With their performance at the Vogue this past Saturday, punk band Stiff Little Fingers proves two things. First, that they remain a legitimate force in the musical word. That first point warms my heart, brothers and sisters, because while the market bulges with aging rockers who phone in their shows, Stiff Little Fingers retains its passion. A rare treat indeed. Second, it shows that there is still room in popular music for politics. Granted, punk isn’t exactly trendy, but it’s popular enough. Popular enough, that is, that performers can face danger from the groups they offend. Don’t believe me? Try singing an anti-racist song with a bunch of skinheads within hearing distance.
Now, I promise not to harangue you, brothers and sisters, with a lot of political talk. After all, this is about the music. But punk and politics, particularly radical politics, often intertwine. Very closely, almost to the point of inseparability, in fact. On top of that, a lot of SLF’s material draws from their personal experiences growing up in Troubles-era Belfast where people routinely killed each other for political reasons. Just keep that in mind.
Now that those disclaimers are all out of the way, let’s talk about the show.
Norwegian band Death by Unga Bunga got the honor of warming up the audience. I’ll give them this: they had a rather unique instrumental scheme going for Saturday’s show. I’ve never seen four guitars and a drum kit before. Genre-wise they have a sort of garage rock sound which integrates just a hint of pop punk. Honestly, I wasn’t too enamored of them. They played with plenty of energy, but their sound lacked cohesion. The guitars just played over each other, no interlocking solos or even a sound you could tease apart. Even so, DBUB has a fun stage presence, and I enjoyed the banter they kept up with the audience. It just goes to show, even if you have technical shortcomings, enthusiasm can shore them up.
I’ll just come out and say this, the Vogue probably isn’t the best venue for punk rock.
Not even pop punk. Don’t get me wrong, the Vogue is a wonderful venue. Indeed, probably one of the best venues in Indianapolis. But every genre has an atmosphere that it works best in, punk included. The Vogue does not have that atmosphere. Still, the show didn’t suffer too much for it. But I digress.
There’s always something thrilling about watching an old master take the stage. After all, since they have all the technical points nailed down by now, they can focus on the art, and Stiff Little Fingers did just that.
SLF’s performance had surprisingly conversational tone. Both figuratively and literally. To wit, frontman Jake Burns addressed the audience in between songs. Most often delivering short lectures on the origins of the song he was about to play for us. I personally enjoyed his monologues. They showed a dry, self-deprecating sense of humor and gave me context which enhanced the effect of the songs. Likewise, Stiff Little Finger’s playing style was not as aggressive as it had been in the past, making for a more relaxed show. Even so, I noticed a few folks in the audience by the stage trying to form a mosh pit. It didn’t really go anywhere, but at least they tried.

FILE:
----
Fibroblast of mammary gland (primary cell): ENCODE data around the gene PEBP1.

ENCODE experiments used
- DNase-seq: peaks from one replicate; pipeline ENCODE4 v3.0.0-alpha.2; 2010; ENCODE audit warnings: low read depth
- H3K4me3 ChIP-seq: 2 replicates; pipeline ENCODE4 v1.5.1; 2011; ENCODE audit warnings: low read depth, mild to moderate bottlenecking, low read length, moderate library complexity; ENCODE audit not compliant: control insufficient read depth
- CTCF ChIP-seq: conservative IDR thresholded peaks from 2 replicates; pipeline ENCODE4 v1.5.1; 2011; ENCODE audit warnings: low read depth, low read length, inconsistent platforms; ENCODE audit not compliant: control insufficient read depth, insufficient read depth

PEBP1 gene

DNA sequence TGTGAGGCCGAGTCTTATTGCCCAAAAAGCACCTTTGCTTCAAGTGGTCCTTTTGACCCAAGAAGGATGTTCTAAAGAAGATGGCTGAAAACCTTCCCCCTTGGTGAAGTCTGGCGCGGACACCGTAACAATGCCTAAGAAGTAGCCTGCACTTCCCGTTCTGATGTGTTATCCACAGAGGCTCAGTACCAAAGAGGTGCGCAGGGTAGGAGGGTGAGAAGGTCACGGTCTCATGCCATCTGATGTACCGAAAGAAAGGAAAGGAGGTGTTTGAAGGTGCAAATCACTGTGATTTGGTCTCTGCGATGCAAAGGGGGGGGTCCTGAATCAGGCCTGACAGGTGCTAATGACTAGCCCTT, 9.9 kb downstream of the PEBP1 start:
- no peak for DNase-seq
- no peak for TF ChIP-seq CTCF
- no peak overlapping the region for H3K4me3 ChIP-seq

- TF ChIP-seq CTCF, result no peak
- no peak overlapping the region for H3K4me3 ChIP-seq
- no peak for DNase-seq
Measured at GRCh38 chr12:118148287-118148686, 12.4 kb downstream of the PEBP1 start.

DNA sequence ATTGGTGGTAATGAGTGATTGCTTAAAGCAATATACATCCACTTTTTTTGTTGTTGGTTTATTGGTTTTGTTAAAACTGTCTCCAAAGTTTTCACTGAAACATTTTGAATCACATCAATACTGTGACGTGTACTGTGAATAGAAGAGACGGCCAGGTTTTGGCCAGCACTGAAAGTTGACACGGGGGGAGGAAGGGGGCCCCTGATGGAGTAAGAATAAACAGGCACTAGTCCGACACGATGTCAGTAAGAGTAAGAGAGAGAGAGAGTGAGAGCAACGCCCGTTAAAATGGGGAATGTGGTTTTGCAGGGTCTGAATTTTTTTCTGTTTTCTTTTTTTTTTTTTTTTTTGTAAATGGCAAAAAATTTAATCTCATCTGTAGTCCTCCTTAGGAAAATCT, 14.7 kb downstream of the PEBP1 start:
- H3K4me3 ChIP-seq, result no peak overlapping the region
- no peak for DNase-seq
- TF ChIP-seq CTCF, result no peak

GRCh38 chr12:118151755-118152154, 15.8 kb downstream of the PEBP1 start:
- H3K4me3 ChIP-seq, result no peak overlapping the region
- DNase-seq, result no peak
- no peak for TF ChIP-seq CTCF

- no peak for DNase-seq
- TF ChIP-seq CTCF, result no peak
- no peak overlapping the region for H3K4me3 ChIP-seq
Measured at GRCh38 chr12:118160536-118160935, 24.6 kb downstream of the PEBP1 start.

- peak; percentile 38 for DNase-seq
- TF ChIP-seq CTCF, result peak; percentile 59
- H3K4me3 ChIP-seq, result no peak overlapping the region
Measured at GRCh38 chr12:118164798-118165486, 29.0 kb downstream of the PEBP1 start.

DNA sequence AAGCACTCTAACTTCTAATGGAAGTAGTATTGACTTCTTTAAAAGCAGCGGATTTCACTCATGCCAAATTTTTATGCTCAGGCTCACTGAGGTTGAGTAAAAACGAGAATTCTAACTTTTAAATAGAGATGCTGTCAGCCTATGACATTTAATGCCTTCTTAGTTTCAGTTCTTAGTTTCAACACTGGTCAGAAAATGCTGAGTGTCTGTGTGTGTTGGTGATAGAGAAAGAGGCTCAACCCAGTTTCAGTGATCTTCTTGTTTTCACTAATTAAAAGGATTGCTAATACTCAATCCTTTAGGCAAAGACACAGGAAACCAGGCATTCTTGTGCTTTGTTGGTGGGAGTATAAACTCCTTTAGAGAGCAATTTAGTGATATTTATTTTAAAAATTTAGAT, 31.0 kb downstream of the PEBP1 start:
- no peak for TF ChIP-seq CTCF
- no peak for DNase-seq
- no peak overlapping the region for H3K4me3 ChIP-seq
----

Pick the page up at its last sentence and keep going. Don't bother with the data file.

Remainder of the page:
There were two musical highlights this past Saturday. Remember what I said about music and politics in the opening paragraph? This is the part where I give specifics. About midway through SLF’s show, the rhythm guitarist left the stage and returned with an acoustic guitar. Now, acoustic instruments in punk music are hardly unheard of, but they remain rare enough to warrant a remark. At that point, Jake Burns reminded us all of the molestation scandal which rocked the Catholic Church back in the early 2000s. The song he and Stiff Little Fingers played, called “Guilty as Sin,” took Irish folk motifs and combined them with punk conventions. For example, the weeping melody of an Irish folk tune mixed with the speed and power of a punk song. The lyrical content criticized not only the priests guilty of the crimes themselves, but the Church’s concealment of them.
While not necessarily a bold move in the US, in Ireland, even Northern Ireland, the Church still has considerable clout. Even more so at the time when Jake Burns wrote the song. I won’t call their singing about the scandal heroic, but it did take gumption. Also, the song was catchy as hell, and I can’t get the song-title chorus out of my head even now.
When Stiff Little Fingers played their closing song, I heard the second highlight of the evening. As they prepared to leave the stage, Stiff Little Fingers broke into their classic, “Alternative Ulster.” The crowd cheered. “Alternative Ulster” is something of a signature for Stiff Little Fingers, ever since their early days. It’s a catchy little tune, combining strong rock hooks with all of that gritty punk goodness. A perfect way to close out a great night.
Keep listening, everybody.